@eggsperde Your example is a perfect one. We should allow our UI to accommodate all use cases without creating much hassle. We should not force the user to pick which kind of UI he prefers. More options will be a lesser experience in my opinion.


@acunha, @unbracketed: On a scale of 1 to 10 - if you had to put a number on how efficient / practical / restrictive the current UI is, how would you rate it? There are some things I would improve, but IMO there is many more that could be worse. I guess what I am saying is: the fully flexible arrangements and skeumorphisms are fine with me and I’d prefer a evolution over revolution.


@acunha: Look very much forward to the next Beta phase! Are you guys already working on it?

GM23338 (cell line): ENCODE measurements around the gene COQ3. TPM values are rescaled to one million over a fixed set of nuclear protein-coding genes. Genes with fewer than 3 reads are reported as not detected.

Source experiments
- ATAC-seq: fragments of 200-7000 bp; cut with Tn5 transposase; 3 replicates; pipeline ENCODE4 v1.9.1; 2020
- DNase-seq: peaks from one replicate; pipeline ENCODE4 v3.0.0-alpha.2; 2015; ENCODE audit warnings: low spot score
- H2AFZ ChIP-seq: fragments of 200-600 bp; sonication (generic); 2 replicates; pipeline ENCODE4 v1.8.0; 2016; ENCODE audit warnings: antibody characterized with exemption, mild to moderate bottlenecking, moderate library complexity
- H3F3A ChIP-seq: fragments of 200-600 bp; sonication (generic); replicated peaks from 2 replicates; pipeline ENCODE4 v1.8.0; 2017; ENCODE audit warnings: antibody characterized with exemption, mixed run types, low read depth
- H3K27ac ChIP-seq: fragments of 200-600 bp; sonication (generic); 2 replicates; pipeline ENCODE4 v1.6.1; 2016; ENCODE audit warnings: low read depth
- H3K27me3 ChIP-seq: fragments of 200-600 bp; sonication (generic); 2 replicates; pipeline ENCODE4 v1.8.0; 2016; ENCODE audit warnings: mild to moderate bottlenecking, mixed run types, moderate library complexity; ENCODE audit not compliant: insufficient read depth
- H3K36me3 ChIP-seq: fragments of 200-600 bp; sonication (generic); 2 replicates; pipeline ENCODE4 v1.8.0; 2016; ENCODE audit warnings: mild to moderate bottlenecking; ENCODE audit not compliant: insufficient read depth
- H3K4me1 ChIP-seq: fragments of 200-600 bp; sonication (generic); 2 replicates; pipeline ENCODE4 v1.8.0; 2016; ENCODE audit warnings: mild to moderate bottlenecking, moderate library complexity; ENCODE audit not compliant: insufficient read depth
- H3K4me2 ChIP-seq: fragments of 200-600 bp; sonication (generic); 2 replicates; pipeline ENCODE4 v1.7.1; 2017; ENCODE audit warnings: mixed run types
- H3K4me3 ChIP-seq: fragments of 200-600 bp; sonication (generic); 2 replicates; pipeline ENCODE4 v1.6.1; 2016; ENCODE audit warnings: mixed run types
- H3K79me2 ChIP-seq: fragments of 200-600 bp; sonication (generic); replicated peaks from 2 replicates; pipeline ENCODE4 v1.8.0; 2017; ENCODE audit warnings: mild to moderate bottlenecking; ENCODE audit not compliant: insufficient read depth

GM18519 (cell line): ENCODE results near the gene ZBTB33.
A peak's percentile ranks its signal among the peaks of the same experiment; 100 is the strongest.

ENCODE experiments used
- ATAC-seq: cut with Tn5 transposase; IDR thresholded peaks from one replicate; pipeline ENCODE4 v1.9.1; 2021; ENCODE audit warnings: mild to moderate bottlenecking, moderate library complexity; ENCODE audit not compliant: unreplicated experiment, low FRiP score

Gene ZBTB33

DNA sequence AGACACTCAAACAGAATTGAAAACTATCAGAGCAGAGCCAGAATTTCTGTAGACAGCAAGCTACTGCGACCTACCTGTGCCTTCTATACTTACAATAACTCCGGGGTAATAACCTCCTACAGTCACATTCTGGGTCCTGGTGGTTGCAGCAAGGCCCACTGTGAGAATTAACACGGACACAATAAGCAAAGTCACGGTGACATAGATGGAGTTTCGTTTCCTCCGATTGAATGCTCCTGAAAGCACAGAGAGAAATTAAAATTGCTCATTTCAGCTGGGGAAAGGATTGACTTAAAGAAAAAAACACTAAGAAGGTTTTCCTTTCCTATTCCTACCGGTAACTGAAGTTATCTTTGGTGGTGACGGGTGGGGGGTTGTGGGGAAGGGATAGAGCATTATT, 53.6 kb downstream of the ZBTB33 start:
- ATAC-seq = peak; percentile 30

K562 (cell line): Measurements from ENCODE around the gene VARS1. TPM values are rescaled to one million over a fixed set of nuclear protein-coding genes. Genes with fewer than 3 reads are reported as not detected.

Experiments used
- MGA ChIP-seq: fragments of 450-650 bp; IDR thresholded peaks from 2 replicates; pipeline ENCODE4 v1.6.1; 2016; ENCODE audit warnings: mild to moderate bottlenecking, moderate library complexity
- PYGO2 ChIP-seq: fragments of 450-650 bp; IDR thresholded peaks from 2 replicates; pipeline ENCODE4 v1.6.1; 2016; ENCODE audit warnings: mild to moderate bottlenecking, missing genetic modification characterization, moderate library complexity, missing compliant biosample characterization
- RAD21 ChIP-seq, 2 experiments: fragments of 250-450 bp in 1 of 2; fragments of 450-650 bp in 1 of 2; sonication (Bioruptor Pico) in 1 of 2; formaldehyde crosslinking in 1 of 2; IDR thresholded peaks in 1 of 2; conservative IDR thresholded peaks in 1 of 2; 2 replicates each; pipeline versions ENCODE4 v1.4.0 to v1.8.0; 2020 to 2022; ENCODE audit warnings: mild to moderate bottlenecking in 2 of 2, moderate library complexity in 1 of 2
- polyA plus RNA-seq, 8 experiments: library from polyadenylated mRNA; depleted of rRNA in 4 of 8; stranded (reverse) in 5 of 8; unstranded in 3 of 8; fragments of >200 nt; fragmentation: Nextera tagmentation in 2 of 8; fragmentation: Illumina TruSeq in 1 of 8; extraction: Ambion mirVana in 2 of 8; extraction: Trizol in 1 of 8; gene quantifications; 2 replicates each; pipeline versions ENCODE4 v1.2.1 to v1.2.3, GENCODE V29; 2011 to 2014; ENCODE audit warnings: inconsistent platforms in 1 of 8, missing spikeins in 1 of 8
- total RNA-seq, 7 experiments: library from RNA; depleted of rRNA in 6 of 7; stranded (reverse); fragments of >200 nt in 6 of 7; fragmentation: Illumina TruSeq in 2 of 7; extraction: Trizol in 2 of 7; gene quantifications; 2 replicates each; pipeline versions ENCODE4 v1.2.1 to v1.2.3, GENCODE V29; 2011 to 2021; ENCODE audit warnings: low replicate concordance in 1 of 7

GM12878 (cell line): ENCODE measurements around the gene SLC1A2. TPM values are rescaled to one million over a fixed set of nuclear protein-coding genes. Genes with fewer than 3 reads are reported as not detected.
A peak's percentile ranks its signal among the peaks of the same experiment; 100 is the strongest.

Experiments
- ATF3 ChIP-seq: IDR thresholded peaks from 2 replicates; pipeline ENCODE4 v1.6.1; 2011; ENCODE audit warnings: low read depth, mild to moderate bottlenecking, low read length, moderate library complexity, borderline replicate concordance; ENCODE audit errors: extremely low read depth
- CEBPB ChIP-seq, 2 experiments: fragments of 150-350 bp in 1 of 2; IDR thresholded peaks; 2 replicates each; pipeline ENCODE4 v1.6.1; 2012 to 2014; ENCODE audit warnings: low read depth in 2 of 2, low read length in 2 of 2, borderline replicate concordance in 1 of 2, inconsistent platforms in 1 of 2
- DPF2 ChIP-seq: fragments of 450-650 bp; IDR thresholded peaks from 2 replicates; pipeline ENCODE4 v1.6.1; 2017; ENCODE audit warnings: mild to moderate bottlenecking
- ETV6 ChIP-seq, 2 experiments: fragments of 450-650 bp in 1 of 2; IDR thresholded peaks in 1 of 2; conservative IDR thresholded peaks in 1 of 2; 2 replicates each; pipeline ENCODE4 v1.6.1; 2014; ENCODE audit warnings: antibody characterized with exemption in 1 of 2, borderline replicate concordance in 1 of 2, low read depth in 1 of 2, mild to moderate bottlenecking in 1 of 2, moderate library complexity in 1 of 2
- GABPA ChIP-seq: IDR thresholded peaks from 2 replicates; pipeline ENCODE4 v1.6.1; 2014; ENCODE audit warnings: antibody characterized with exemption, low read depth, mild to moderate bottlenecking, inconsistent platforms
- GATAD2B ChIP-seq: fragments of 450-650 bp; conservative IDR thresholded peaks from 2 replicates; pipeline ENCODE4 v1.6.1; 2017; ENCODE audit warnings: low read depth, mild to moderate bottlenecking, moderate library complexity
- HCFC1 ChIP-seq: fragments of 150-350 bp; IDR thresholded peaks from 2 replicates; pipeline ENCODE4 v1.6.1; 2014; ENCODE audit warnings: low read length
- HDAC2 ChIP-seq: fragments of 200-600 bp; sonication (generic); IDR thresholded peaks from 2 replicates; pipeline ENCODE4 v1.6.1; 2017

Just at the requirement level for now. I want to experiment with a few ideas first to see if I can find a few quick wins.



A suggestion, Mod-ui provides a REST and WebSocket API for management.
Since support for multiple views is difficult, you could document what mod-ui already provides.
Other developers could create applications or programs by consuming the API.

I’ve thought about trying to send some pull request to the project,
but I do not feel comfortable with the architecture of the html / js pages of the project.

If there was a documented api (with API Blueprint + Aglio, Swagger + ReDoc or similar), I or any other developer could create other forms of control.